, November 04, 2011
(view all comments by Madley93)
A number of years ago while browsing in a book store, (one of my most favourite activities), I noticed a book: “God Uses Cracked Pots”. As I stopped and picked up the book, (who could resist that title?), I noticed the author’s name was Patsy Clairmont, at the time not an author with whom I was familiar. I would come to realize it was my lack of knowledge that was at issue, not the popularity of the author! However, that day, I was more caught on the title, than on the author. I flipped through it, checked out the cover, and decided it was not for me ��" as it turns out, not my best decision! I am now on the lookout for this book.
The author’s website, (www.patsyclairmont.com), shows that the book “God Uses Cracked Pots” has been re-released, and I think I know at least one customer! My memory does not give me a synopsis of the book, but the title is drawing me in!!
With all that said, this review is not about Patsy Clairmont’s book “God Uses Cracked Pots”; it is about her book “Stained Glass Hearts”. I received “Stained Glass Hearts” at no charge through the Booksneeze Book Review Program, which means I will be also posting this review on their website.
“Stained Glass Hearts” is what I would call, a pretty title; and the book cover is very pretty, in colour and in design. I would come to find out that this book is so much more than pretty. With a book subtitle of “Seeing Life from a Broken Perspective”, I quickly learned that, all prettiness set aside, this book would have meaningful words to share. Patsy Clairmont would have meaningful words to share. And Patsy did.
At the end of each chapter, Patsy has what she calls ‘The Art Gallery’.
‘The Art Gallery’ consists of a variety of interactive and reflective topics for the reader. For example, at the end of Chapter 3, ‘The Art Gallery’ consists of a Museum reference for lookup on the internet, a Poem, a Prayer, and a Music suggestion that can be found on iTunes. These elements link together, and combine with the Chapter topic itself, bringing the reader to a personal place on the road to light and redemption. The place of light and redemption ��" on which Patsy has a personal focus, and on which she has written previous books. Patsy’s ‘Art Gallery’ was excellent. I know because I found myself pulled toward the interaction ��" and did follow-up that pull!
The chapters in “Stained Glass Hearts” focus on directing the readers to find out what is true about themselves, where the darkness is, where the light is, and how all that must come together to be where God is, and where He wants the readers to be. While that sounds rather serious and somber, Patsy has a gift for making her reader feel good along the way. As a new reader of Patsy’s work, I found her tone to be serious, yet light. Early on in the book, Patsy herself states that this book exposes the solemn side of her personality. I’m not sure that I would describe what I saw of Patsy as solemn, but maybe that is because I am a new fan.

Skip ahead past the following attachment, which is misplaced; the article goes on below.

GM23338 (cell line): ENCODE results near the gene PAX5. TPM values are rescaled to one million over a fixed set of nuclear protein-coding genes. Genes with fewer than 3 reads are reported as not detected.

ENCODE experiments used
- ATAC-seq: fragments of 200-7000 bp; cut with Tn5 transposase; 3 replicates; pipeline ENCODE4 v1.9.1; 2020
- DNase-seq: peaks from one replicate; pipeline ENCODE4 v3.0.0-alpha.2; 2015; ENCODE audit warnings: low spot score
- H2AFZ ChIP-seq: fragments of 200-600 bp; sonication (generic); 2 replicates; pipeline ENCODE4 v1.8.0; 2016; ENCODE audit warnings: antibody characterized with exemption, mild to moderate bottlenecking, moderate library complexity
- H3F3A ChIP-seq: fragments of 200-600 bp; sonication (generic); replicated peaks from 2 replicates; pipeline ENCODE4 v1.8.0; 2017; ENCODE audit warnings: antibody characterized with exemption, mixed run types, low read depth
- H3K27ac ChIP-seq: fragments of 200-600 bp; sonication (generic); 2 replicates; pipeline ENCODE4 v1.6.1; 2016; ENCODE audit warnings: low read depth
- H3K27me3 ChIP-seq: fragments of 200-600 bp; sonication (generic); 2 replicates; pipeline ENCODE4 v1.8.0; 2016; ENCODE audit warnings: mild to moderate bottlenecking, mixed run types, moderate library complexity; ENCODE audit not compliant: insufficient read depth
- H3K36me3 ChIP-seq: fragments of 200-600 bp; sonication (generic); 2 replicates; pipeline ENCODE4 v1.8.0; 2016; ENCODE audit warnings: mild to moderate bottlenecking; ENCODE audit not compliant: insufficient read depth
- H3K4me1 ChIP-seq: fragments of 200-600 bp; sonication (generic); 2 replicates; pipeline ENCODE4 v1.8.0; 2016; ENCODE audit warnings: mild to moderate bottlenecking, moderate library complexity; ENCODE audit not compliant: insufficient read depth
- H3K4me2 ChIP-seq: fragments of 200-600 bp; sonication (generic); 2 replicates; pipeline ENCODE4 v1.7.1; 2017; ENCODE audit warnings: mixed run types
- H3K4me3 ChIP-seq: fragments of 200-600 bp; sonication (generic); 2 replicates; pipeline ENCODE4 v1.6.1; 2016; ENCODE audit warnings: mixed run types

As you might expect from the title, “Stained Glass Hearts”, the emotions of the human heart are explored in the chapters. Ranging from darkness to light ��" just like a stained glass window, (to paraphrase Patsy). Patsy lets us into her own heart, her own time of deep darkness, and her journey out of that darkness. I always think authors are so brave when such personal emotion is exposed in such a public forum as a book. And Patsy is one such author.
Patsy brings us into her family life, time with her friends, and times when she goes to work, speaking at conferences around the world, mainly focused on events sponsored by Women of Faith, an organization Patsy has been a member of since its very beginnings. (Information can be found at: www.womenoffaith.com).
Patsy Clairmont’s generous sense of humour is spread throughout this book. Patsy reminds us not to take ourselves too seriously, but to also honour and accept who we are, and where we are, on our journey of life.
As the book progresses we, the readers, are given many opportunities to share stained glass experiences with the author ��" looking through something, or at something, as though we were looking at or through stained glass.
I am not a big ‘nature girl’, (that is probably an understatement), yet one of the chapters that most vividly caught my attention was Patsy’s chapter titled: ‘Stained Glass Nature’. I learned, or re-learned, a number of things from Patsy’s viewpoint of ‘Stained Glass Nature’. One of the biggest is my tendency to overlook the beauty of nature. I learned that one of the reasons I overlook nature’s beauty is that I do not take enough time to stop and pay attention to the beauty around me.
This, in my personal belief system, means I am not stopping and paying enough attention to God. It also means I am not really participating in the world around me; rather I am just moving through it with some unknown agenda of my own.
For me, that has been one of the clearest themes in this Patsy Clairmont book: stop and look around ourselves, through or with a stained glass window, at all the broken pieces, at all the little pieces, at all that is us, and at all that is given to us in this world.
Stop and appreciate, stop and renew, stop and see the moment.
For a person new to the world of Christian non-fiction, I think this book would be an excellent beginning. Free of deep theological words and intense phrases, this book will appeal to individuals at the early stages oftheir faith journey. For the same reasons, this is also a book I would recommend to someone well along in their faith journey, but someone wishing to take stock of where they have been and where they have now come. Not only did I find “Stained Glass Hearts” to be a good Christian writing, it was also a pleasure to read, and to review.